Students went to work, employing a number of methods and using a plethora of materials to create unrecognizable transformations of the forgotten automobile. In some cases, students found themselves employing welding techniques and using metals to weld together their visions. O'Callaghan recalls how one student set out to change the Yugo into a submarine, but he needed copper to complete the project. "He didn't have the finances to do it out of copper, so he decided to work with aluminum flashing instead. I convinced him to go directly to a supplier that works with copper," O'Callaghan says. "He went to the company, showed them his plans for the project and they loved it and ended up donating all the copper for the project." The result was an unrecognizable copper-laden submarine.
Another student constructed a subway car, using tin flashing that he rolled up. He cut the tin and hammered it to the flashing. In the case of an accordion, a different student "actually bent the metal, which always blew my mind," O'Callaghan says. "She got help with someone who worked in welding to complete the necessary bodywork."
"This is high-quality stuff," says Jason Vuic, assistant professor of history at Bridgewater College in Brigewater, Virginia, who is the author of "The Yugo: The Rise and Fall of the Worst Car in History." "These (School of Visual Arts) students were able to transform these cars." Vuic's book focused on an 1980s-era automobile that sold 150,000 a year and hardly made a dent in the American market. At the time, Americans found themselves purchasing 77 million cars annually. The Yugo was "using data technology dating back to the 60s and poor quality materials," Vuic says. The company manufactured the car in communist Yugoslavia. "In order to sell something cheap, margins were low and the company made $500 a car. You don't have a dealer network...the whole story is that it's a mess, a comedic marriage."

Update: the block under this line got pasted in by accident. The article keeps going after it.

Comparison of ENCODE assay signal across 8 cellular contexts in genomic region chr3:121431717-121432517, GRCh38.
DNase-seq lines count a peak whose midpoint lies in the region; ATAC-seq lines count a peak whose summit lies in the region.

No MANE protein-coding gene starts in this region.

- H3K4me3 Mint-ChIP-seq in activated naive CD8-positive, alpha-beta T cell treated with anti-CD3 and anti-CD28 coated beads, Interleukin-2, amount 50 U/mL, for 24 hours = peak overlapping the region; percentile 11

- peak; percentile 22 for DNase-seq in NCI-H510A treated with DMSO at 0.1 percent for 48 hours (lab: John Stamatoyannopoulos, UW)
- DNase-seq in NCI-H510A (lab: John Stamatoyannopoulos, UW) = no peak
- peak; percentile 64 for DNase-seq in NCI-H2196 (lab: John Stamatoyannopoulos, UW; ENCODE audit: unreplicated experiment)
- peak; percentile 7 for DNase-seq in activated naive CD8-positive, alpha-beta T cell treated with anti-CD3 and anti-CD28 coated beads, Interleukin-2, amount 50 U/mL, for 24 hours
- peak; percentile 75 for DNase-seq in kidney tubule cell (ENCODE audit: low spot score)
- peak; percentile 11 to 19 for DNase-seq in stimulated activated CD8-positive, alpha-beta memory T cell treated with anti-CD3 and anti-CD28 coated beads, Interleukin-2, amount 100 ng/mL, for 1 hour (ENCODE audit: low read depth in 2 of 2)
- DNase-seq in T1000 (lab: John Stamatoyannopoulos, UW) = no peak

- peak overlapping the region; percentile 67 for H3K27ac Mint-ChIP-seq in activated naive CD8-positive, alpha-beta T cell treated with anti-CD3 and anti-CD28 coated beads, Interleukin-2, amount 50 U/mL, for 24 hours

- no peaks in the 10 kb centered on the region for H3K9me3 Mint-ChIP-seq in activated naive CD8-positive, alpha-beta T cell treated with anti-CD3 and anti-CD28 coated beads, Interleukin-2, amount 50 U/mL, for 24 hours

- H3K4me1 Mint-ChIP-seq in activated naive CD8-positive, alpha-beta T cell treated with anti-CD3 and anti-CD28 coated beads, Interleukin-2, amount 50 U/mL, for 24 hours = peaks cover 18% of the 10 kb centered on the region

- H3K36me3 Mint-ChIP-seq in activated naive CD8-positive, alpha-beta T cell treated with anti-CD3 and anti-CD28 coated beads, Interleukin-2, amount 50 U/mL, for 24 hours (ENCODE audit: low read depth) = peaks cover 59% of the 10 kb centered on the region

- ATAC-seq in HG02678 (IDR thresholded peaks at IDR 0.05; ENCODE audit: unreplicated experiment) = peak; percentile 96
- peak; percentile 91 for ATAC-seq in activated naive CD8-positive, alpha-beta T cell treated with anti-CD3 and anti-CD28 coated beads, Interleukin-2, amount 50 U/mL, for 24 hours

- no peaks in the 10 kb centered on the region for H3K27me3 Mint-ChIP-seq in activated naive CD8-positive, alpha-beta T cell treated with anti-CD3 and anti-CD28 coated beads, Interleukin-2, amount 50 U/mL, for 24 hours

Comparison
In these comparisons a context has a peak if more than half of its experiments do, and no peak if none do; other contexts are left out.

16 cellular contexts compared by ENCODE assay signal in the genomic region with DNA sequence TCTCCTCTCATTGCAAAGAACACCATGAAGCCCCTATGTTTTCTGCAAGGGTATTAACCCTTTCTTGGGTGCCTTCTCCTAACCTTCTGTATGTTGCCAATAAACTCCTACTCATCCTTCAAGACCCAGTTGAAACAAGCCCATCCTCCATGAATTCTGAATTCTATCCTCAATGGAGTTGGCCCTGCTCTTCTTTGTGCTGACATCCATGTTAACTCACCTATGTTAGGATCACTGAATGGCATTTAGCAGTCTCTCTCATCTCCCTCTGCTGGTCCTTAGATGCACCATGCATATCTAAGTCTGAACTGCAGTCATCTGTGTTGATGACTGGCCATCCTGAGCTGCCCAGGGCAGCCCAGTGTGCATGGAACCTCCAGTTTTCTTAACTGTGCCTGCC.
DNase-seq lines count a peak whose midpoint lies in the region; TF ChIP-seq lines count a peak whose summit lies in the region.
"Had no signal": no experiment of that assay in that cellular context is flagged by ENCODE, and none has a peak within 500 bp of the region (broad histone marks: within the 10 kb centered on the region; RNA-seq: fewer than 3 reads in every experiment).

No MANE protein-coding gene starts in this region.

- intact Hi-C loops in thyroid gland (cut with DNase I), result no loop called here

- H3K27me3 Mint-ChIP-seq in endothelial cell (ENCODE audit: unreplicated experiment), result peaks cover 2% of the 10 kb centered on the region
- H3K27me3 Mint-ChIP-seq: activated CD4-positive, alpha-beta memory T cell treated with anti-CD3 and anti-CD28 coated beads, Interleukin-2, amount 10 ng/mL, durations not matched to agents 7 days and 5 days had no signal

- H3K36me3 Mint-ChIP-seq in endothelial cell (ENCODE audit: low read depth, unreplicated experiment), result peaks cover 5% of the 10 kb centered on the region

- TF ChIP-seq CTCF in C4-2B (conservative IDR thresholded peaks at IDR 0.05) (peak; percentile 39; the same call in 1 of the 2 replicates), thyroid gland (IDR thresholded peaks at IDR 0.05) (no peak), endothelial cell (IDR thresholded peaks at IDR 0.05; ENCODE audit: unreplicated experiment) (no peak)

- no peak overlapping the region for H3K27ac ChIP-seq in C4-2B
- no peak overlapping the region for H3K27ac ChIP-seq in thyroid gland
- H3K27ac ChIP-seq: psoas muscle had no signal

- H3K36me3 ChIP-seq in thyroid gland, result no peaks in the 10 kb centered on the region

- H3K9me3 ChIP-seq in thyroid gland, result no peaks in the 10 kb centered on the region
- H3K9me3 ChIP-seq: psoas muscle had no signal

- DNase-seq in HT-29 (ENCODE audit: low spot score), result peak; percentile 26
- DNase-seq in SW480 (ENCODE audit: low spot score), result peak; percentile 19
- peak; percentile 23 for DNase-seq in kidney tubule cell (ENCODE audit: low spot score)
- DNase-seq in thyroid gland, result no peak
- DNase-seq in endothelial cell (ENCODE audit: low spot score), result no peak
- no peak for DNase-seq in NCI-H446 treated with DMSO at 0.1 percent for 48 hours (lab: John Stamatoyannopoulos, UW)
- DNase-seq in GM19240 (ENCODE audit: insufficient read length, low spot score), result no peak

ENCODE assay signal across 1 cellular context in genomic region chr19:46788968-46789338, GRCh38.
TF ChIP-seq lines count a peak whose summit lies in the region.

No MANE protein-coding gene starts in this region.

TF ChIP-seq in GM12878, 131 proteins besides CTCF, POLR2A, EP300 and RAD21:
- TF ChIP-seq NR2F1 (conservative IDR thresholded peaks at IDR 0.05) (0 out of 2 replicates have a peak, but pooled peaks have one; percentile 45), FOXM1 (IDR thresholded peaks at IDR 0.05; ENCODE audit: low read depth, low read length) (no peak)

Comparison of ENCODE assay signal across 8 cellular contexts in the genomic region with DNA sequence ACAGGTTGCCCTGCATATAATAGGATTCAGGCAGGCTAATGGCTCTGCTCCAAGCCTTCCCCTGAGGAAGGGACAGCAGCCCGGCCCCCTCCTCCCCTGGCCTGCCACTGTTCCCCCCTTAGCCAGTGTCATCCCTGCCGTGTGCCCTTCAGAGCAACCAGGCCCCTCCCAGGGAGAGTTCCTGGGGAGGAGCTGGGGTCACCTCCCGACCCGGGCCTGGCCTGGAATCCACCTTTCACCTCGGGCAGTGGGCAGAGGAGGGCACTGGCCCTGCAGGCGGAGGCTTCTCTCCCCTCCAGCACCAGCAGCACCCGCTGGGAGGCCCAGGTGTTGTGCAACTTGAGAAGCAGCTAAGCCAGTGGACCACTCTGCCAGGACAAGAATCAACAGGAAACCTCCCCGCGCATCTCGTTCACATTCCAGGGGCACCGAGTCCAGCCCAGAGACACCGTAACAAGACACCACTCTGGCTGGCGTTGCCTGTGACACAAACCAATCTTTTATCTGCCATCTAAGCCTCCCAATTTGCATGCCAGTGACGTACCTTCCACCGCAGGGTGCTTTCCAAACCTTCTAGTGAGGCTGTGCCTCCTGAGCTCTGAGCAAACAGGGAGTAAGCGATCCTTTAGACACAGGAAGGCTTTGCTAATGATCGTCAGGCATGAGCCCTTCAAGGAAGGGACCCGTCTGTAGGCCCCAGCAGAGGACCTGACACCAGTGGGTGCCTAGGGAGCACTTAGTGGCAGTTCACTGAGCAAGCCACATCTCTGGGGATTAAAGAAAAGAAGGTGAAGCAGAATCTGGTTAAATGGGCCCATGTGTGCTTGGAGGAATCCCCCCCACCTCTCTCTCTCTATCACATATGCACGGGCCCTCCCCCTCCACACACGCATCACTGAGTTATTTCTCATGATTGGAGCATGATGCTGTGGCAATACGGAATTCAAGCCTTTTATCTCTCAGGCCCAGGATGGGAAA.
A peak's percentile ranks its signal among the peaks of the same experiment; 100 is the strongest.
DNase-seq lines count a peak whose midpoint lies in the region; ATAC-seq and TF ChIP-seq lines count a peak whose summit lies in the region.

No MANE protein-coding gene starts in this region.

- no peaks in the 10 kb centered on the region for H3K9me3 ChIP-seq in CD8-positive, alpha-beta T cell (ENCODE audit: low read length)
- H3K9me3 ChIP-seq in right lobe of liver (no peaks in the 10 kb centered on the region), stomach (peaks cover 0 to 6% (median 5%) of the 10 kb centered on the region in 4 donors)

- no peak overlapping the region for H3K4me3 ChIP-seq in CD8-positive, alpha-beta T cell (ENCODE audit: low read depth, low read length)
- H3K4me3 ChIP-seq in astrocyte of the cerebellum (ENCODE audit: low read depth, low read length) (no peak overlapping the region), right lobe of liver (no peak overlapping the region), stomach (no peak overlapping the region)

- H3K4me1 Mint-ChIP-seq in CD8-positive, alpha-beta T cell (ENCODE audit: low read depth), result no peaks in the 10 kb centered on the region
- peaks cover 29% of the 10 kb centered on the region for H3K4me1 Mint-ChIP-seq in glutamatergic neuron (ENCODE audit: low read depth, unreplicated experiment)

O'Callaghan's "repurposing" philosophy breathed new life into the scorned relic, creating a new dimension to how the right materials and skills can transform a lack of engineering and imagination into a work of art.
Reinventing a relic
Another assignment challenged the students to transform a 1980 Chevy "Monster" pickup truck, a vehicle known for its "fuel inefficiency, averaging approximately nine miles per gallon," according to the exhibition's website.
"I had this idea," O'Callaghan begins. "We found this gas-guzzling, smoke-stealing vehicle on Craigslist for $500 and the students all met one weekend and systematically took every single piece of the truck and transformed it into a one-bedroom apartment." The students transformed the truck into pieces of furniture, including a couch, pedestal sink and bookshelf, among other things.
"You look at this apartment and you'd live in it," he says. "It was made of every nut and bolt of the truck, all metal."
The phone booth dilemma
O'Callaghan noticed that in a cell phone age, the need for New York City phone booths on corners throughout the city was no longer necessary. "I read that the city was moving these booths out of New York and I found 50 of them," he says. "I found out they were sending them to the Midwest where they were being dismantled or repurposed in third world countries." Once he collected the booths, he assigned his students to take the enclosure and give it a new use. Again the students went beyond the scope of one's expectations and reinvented the booths. One student transformed the booth into a mini daycare center, another became a studio apartment and another was completely padded so frustrated New Yorkers could take a break and punch out their frustrations.
"I'm a big believer that computers are a wonderful thing and a great tool, but they don't teach you the integrity of materials," O'Callaghan says. "You only learn the integrity of a material when you hold it. A computer can't tell you how it's going to bend. My class is very hands-on, and I'm a believer in coming up with a big idea, and no matter what problems arise, taking it head-on." MM